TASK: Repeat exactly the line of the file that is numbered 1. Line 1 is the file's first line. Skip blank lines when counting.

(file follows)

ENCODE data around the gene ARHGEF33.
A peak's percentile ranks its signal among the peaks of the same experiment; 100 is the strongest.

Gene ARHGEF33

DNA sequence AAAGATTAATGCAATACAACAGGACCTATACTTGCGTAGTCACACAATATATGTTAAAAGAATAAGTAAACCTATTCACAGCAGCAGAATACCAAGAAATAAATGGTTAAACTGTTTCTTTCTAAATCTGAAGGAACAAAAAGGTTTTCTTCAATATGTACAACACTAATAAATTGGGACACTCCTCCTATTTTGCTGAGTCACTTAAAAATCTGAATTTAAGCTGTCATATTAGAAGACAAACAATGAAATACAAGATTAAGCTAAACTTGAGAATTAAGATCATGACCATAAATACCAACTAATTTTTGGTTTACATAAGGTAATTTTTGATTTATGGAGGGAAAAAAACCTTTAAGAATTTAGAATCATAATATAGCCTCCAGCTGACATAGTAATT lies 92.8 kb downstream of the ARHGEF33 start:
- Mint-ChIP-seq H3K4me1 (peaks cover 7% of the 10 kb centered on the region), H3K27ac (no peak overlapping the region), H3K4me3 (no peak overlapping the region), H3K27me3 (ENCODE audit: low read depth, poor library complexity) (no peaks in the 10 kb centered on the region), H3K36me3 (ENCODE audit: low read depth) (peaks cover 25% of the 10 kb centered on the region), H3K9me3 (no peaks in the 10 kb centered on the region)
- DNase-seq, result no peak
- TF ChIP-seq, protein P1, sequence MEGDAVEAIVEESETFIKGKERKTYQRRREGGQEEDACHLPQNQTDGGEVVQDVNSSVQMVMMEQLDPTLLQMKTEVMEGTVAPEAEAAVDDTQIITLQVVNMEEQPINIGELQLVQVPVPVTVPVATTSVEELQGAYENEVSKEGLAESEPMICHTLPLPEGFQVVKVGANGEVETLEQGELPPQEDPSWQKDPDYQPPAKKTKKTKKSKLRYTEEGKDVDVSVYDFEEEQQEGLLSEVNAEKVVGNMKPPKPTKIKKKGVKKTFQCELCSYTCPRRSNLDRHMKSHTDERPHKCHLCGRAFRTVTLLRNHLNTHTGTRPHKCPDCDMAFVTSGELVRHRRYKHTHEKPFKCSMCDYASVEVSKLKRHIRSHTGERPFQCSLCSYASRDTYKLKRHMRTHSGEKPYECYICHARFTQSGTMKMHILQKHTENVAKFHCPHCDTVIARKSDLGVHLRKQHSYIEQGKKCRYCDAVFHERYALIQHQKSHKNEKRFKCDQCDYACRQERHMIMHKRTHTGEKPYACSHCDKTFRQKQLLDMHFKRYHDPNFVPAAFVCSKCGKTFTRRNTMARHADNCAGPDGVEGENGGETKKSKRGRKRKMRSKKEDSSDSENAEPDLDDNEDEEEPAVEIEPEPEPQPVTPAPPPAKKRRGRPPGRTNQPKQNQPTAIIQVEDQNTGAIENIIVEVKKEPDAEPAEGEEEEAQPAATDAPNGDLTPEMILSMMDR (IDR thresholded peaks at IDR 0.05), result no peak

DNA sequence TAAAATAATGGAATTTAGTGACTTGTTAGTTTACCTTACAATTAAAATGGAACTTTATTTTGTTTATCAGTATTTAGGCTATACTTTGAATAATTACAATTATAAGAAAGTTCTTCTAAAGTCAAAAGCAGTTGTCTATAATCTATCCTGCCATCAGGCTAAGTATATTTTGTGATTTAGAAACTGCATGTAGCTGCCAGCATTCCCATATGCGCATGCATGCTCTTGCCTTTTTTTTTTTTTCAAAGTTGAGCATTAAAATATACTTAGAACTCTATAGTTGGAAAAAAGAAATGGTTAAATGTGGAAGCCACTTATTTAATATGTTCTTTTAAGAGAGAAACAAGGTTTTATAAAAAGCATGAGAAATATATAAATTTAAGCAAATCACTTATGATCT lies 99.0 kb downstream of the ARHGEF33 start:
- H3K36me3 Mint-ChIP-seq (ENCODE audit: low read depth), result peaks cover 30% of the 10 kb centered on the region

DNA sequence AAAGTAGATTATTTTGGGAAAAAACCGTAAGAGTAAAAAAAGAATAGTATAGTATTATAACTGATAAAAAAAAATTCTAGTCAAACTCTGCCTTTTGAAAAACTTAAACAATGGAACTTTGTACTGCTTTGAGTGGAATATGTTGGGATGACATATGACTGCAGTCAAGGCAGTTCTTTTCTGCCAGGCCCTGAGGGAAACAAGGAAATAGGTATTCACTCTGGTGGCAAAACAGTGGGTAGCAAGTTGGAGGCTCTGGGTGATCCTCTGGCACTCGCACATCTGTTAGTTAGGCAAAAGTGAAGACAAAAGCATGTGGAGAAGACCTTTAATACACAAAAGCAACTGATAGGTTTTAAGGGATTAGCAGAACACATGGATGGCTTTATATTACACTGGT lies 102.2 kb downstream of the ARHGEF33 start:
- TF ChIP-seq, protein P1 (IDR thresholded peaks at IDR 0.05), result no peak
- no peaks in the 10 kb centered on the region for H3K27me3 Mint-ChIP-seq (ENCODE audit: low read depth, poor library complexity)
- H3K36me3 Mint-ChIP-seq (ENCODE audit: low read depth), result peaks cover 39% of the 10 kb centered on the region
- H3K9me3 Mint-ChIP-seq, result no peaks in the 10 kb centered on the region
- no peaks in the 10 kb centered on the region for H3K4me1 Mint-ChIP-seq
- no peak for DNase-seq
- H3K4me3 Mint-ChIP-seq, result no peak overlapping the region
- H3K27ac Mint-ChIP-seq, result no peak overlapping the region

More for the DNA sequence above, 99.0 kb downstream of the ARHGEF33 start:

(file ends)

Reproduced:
ENCODE data around the gene ARHGEF33.